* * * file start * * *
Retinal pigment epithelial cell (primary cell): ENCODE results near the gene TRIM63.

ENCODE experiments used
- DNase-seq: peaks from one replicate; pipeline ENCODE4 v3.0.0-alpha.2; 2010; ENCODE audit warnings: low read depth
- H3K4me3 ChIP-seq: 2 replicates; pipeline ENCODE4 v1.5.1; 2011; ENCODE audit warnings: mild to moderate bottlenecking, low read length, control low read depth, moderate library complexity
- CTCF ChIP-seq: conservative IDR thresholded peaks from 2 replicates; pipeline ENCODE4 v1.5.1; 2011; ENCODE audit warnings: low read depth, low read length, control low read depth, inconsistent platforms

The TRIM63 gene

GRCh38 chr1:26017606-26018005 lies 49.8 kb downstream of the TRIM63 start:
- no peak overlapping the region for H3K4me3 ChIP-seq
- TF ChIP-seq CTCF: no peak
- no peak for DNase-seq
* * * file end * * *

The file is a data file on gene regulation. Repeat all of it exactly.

Retinal pigment epithelial cell (primary cell): ENCODE results near the gene TRIM63.

ENCODE experiments used
- DNase-seq: peaks from one replicate; pipeline ENCODE4 v3.0.0-alpha.2; 2010; ENCODE audit warnings: low read depth
- H3K4me3 ChIP-seq: 2 replicates; pipeline ENCODE4 v1.5.1; 2011; ENCODE audit warnings: mild to moderate bottlenecking, low read length, control low read depth, moderate library complexity
- CTCF ChIP-seq: conservative IDR thresholded peaks from 2 replicates; pipeline ENCODE4 v1.5.1; 2011; ENCODE audit warnings: low read depth, low read length, control low read depth, inconsistent platforms

The TRIM63 gene

GRCh38 chr1:26017606-26018005 lies 49.8 kb downstream of the TRIM63 start:
- no peak overlapping the region for H3K4me3 ChIP-seq
- TF ChIP-seq CTCF: no peak
- no peak for DNase-seq